The spinosaurid, which lived about 125 million years ago, was more than 10 meters (about 33 feet) long and weighed several tons, according to a statement announcing the results.
The spinosaurid remains likely belong to a new species, Christopher Parker, the University of Southampton doctoral student in vertebrate palaeontology who led the study, told CNN via email Thursday.
“It may be a new species, but we can’t name it based on the existing materials,” Parker said.
Prehistoric bones of spinoride have been found in A geologic layer of rock known as the Vectis Formation in Parker added Compton Chin, located on the southwest coast of the Isle of Wight.
“Compton Bay is a famous site for dinosaur fossils on the Isle of Wight,” Parker said. “Most of these fossils come from the older Wessex Formation, which was collaborating with dinosaurs.” “Our Spinosaurus is indeed of the Vectis formation, and bones (dinosaurs or otherwise) are rare in this formation (which consists of several rock layers).”
“It is significant because (it is) the first recognizable theropod from the formation of Vectis,” he added.
Therapods are a group of dinosaurs that include Tyrannosaurus rex and velociraptors made famous through the Jurassic Park movie franchise. Parker said the newly discovered dinosaur could have been larger than a double-decker bus.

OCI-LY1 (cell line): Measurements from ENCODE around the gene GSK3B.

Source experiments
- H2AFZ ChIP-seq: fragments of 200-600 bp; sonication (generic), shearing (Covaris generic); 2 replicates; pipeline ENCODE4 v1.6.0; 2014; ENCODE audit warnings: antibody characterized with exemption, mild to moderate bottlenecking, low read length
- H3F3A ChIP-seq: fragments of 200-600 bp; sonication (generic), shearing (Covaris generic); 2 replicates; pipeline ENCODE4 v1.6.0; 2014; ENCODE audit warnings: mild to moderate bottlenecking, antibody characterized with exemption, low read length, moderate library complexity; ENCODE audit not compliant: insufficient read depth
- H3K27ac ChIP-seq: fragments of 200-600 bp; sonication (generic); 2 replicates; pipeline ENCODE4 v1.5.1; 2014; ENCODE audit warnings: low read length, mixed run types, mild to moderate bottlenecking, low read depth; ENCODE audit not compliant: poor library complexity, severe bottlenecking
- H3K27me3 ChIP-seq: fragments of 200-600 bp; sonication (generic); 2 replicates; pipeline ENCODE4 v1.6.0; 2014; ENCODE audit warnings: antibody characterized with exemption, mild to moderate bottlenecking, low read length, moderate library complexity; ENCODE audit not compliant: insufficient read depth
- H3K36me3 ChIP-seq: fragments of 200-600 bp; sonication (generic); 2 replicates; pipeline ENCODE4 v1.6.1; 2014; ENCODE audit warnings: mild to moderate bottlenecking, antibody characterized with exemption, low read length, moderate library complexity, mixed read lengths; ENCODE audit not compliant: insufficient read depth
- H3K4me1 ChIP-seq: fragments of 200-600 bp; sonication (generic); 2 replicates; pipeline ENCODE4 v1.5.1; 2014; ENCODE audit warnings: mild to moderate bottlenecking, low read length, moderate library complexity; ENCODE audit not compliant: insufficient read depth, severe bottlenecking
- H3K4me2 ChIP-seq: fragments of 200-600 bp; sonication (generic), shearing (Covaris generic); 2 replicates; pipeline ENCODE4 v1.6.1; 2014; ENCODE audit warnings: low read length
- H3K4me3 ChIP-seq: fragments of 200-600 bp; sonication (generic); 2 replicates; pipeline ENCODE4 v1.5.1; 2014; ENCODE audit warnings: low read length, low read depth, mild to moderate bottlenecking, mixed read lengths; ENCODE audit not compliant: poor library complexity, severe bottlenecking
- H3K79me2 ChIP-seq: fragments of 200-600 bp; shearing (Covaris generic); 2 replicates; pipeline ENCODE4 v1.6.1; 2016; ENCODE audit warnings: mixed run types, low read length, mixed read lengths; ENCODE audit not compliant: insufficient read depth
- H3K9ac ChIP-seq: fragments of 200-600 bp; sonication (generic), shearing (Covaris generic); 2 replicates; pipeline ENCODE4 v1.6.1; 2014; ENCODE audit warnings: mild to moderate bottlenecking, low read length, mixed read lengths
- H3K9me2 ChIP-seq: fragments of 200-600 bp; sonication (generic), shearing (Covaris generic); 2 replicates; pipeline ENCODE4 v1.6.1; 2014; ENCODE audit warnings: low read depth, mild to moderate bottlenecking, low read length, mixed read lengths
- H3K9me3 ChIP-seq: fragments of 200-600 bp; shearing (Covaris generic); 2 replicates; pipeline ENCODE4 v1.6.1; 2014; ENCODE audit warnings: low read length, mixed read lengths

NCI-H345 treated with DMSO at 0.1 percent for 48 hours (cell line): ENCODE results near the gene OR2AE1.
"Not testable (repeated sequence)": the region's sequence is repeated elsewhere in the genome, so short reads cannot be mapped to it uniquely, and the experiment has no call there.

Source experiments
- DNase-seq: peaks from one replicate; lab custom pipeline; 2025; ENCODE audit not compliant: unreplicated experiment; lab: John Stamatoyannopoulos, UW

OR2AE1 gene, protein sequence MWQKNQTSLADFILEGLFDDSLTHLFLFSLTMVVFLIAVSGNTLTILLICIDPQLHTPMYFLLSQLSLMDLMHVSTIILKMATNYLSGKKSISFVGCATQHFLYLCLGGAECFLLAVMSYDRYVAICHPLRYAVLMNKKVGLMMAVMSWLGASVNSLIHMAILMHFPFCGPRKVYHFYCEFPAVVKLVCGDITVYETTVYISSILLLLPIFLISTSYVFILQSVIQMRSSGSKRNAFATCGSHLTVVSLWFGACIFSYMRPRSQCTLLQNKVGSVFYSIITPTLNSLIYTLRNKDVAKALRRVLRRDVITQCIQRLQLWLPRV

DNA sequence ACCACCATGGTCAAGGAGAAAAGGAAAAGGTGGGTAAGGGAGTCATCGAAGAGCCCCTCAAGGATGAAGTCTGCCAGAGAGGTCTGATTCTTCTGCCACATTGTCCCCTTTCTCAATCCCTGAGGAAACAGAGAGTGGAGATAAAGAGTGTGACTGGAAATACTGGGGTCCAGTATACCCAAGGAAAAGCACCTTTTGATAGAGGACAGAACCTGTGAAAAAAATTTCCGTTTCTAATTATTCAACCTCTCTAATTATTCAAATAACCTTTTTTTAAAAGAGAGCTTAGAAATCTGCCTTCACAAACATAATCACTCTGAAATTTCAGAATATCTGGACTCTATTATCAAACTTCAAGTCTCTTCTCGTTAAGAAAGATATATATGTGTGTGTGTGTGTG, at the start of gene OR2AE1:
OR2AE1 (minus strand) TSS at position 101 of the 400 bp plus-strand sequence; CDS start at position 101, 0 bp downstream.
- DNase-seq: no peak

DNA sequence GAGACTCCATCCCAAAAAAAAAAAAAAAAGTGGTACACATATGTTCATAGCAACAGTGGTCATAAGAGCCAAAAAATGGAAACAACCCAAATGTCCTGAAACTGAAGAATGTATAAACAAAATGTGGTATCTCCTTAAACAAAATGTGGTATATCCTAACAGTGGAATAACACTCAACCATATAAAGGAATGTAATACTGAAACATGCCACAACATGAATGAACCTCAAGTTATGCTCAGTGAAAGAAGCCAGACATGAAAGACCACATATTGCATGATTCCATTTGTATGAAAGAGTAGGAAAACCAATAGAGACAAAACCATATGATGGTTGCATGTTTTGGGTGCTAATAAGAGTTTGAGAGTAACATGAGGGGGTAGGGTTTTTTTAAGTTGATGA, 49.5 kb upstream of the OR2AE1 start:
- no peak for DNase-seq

Marks on fossilized bones reveal how scavengers and decomposers, organisms that break down decomposing material, likely fed from the corpse.
The researchers will try to study thin sections of the same sample so that they can examine the internal microscopic properties of the bones in the near future, which could reveal details about their growth rate and approximate age.
When asked if the spinosaurid was Europe’s largest predator, Parker said, “Some bones are superior to those of ‘the largest in Europe’, so they are in that sense. However, we ideally want complete skeletons for all of the biggest predators.” In Europe to be exact.
In September, researchers found spinosaurid remains on the shore of the Isle of Wight dating back to the early Cretaceous period, 125 million years ago. The species was previously unknown at that time.
The study was published in the scientific journal Peer J on Thursday.
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